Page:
Military-funded robot teaches itself to run for miles
A two-legged robot financed by the military has made history by learning how to run by itself and completing a 5-kilometer jog.
Oregon State University students developed the robot, named Cassie, which used artificial intelligence to teach itself how to maintain a running stride, the university said in a statement last month.
The feat was described by developers as a first step toward a future in which robots work alongside humans in various environments and perform tasks such as package delivery.
“In the not very distant future, everyone will see and interact with robots in many places in their everyday lives, robots that work alongside us and improve our quality of life,” robotics professor Jonathan Hurst, who helped develop Cassie, was quoted in the statement as saying.
The research behind Cassie was funded by a $1 million grant from the Pentagon’s Defense Advanced Research Projects Agency, which supports technology intended for military use.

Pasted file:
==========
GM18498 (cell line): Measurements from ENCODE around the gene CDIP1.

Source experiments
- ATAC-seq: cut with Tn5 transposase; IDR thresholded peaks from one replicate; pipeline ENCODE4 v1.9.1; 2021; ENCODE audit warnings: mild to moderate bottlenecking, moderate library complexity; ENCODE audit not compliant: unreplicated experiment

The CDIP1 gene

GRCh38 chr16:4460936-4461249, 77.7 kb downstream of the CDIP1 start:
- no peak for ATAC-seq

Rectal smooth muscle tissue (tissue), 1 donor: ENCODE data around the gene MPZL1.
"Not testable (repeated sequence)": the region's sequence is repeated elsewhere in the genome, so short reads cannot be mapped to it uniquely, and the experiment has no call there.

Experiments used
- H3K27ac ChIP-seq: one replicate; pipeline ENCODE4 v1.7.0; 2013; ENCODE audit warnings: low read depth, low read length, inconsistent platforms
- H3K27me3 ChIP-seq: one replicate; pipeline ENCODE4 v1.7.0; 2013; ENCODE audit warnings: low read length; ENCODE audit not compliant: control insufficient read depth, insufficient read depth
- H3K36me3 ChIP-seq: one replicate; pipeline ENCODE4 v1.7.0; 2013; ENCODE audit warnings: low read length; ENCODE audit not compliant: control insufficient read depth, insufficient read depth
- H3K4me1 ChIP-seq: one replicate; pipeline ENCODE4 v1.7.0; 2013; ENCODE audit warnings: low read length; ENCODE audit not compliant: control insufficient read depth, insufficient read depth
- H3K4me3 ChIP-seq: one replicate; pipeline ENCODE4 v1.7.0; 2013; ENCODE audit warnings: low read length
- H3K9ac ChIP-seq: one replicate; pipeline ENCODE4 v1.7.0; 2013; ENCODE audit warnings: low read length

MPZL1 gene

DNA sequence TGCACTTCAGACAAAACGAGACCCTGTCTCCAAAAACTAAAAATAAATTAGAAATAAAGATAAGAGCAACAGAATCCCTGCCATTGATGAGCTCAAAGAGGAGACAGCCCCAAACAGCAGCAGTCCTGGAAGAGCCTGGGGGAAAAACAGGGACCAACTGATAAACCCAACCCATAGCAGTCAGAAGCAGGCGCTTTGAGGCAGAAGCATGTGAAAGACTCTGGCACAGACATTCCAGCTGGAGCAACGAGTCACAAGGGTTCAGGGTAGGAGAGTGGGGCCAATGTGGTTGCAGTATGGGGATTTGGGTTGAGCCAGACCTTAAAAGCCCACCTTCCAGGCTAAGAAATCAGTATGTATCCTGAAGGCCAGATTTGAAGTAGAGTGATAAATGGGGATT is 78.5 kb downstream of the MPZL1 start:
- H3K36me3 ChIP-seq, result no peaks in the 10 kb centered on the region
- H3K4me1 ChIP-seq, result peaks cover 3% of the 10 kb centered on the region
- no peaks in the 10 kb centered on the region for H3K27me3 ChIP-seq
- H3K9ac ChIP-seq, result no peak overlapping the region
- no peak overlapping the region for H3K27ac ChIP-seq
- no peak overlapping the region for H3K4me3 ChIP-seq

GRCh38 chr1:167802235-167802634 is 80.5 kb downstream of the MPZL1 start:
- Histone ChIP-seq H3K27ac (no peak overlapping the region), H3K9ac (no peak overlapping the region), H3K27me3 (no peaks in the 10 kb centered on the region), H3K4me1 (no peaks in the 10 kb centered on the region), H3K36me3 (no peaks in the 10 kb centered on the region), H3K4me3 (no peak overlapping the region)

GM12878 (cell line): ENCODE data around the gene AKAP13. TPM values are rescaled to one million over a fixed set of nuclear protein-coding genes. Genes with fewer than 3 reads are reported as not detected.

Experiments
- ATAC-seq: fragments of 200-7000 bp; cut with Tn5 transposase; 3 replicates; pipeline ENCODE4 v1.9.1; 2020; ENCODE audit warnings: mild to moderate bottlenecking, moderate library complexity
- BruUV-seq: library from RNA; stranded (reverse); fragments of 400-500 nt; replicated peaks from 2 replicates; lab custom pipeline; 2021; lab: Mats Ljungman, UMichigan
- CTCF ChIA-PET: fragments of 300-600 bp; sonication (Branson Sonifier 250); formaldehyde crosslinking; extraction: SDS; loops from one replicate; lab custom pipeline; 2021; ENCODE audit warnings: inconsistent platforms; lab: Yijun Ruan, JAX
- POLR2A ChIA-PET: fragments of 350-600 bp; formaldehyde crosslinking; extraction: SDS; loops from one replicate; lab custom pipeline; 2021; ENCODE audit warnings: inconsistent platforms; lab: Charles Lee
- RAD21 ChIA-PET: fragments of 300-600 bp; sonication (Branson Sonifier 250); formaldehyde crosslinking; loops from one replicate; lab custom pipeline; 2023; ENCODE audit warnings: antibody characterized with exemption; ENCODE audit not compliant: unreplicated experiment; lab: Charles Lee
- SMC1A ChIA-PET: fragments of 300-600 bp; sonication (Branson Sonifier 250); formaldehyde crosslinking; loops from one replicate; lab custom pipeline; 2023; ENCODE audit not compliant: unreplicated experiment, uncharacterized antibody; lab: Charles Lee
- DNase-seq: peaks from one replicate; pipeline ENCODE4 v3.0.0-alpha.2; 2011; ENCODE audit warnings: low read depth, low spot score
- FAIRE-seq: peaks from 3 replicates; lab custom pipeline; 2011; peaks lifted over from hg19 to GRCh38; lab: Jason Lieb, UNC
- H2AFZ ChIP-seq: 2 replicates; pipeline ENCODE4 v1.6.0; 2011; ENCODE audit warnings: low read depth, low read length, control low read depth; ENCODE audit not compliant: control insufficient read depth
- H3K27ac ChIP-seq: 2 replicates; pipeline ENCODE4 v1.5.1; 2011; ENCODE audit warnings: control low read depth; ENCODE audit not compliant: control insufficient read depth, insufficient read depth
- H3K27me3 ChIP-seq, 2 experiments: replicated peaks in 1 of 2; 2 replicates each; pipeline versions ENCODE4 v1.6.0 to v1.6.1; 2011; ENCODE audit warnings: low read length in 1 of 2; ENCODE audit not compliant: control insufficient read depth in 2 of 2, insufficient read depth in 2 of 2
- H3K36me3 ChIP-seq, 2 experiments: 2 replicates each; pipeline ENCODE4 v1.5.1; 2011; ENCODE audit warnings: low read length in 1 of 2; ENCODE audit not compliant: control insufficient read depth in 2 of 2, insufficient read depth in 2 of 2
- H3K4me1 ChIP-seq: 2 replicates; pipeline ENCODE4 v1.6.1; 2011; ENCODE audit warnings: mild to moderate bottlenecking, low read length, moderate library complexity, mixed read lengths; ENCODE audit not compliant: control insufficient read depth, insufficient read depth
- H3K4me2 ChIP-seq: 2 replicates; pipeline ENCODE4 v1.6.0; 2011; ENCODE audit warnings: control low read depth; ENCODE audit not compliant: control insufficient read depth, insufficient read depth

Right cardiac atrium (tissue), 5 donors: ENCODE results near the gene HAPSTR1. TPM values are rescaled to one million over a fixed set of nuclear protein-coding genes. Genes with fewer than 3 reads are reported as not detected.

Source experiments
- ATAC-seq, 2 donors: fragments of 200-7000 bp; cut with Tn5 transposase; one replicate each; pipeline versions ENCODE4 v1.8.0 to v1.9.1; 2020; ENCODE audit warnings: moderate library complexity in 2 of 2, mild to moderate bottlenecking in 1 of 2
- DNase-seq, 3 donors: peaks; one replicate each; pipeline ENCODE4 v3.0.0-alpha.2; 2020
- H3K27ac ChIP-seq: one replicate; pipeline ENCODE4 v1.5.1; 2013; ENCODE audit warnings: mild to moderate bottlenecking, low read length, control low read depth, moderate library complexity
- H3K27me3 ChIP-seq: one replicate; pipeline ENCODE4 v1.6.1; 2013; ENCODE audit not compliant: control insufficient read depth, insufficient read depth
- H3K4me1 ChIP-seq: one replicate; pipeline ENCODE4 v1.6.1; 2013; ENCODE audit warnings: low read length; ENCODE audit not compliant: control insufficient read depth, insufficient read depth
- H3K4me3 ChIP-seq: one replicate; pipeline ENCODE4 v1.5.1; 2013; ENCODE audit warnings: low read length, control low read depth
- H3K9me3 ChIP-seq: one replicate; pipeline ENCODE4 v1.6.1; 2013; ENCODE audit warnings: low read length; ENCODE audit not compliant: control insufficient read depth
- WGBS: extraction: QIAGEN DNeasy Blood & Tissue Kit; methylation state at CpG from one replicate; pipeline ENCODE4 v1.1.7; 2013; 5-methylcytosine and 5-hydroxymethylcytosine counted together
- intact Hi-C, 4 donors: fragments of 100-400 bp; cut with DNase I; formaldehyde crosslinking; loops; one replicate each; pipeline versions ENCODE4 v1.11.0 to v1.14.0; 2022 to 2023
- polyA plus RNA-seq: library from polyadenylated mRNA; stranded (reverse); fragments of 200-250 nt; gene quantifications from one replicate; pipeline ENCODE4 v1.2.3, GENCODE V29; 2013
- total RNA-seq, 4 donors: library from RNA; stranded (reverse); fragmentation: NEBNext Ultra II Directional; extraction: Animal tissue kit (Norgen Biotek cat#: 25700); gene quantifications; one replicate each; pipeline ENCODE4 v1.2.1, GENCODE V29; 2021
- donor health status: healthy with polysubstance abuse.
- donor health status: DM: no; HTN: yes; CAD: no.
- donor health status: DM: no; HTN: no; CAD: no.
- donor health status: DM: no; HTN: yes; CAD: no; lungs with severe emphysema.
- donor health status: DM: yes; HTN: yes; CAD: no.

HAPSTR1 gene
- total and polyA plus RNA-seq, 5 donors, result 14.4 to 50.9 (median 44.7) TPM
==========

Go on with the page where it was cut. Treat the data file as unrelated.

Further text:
In a video released by the university, a robot with humanlike legs can be seen running along different outdoor surfaces. It’s said to have completed the 5K course, or about 3.1 miles, in just under an hour on a single battery charge.
Cassie was able to teach itself to run thanks to a deep reinforcement algorithm, which allowed it to make infinite subtle adjustments to keep balance and stay upright while moving, according to the statement.
The algorithm has also allowed robots to learn how to skip and walk downstairs, the statement said.